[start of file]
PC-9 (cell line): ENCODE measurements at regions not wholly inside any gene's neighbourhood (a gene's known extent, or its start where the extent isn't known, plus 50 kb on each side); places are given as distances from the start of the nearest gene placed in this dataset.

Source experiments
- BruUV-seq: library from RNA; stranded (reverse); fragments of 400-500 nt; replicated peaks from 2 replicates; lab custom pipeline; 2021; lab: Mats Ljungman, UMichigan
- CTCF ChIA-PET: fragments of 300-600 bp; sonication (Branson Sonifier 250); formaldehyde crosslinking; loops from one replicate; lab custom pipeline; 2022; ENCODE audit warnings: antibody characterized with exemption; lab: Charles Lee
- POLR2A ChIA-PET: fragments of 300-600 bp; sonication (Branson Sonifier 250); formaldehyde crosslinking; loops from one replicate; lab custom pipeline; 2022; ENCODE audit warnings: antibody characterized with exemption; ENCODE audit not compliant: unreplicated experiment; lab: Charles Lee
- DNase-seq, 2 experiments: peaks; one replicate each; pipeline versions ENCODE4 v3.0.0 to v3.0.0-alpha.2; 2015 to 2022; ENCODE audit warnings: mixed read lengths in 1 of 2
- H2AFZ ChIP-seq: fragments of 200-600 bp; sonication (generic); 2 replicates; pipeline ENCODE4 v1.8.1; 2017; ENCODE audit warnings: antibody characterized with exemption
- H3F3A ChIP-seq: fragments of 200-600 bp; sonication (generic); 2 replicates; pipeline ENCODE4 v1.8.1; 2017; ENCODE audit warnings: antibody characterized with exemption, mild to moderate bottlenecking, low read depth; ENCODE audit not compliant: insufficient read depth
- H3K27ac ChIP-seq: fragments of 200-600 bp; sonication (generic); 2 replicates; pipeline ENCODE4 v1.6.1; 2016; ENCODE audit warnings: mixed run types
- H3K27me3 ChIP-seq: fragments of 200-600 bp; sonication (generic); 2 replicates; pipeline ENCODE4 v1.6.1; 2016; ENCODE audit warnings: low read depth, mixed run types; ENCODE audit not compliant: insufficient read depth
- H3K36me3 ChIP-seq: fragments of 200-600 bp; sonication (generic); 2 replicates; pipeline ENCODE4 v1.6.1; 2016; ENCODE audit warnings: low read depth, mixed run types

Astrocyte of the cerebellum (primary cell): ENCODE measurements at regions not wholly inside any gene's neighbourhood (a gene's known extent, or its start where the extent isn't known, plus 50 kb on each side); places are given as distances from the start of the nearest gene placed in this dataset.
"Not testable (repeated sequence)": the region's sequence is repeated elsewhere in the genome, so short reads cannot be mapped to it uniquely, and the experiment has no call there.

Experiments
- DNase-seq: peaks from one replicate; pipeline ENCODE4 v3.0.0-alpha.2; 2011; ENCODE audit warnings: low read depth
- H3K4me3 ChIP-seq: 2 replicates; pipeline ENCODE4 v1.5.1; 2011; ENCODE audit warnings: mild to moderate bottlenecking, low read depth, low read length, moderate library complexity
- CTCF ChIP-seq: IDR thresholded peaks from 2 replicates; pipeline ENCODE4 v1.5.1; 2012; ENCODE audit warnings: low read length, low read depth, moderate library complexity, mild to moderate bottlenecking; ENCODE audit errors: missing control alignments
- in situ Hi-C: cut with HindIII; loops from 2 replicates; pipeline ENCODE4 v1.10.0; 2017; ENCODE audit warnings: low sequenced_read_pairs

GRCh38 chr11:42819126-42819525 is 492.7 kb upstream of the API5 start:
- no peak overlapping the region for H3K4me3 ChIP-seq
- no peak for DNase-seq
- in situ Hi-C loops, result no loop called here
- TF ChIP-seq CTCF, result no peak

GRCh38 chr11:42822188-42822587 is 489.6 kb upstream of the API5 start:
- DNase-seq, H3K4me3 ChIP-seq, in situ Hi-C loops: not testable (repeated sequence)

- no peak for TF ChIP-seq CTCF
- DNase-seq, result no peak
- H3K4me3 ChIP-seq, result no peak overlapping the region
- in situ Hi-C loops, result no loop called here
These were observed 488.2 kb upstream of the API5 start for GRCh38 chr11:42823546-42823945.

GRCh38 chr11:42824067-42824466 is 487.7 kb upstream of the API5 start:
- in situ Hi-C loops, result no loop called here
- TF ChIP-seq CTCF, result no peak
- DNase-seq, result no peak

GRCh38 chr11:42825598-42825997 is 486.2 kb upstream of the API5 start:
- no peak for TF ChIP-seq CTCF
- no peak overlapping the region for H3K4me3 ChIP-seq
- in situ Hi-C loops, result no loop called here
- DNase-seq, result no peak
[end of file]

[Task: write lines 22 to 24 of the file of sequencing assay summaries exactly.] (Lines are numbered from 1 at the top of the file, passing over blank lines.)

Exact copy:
- in situ Hi-C loops, result no loop called here
- TF ChIP-seq CTCF, result no peak

GRCh38 chr11:42822188-42822587 is 489.6 kb upstream of the API5 start: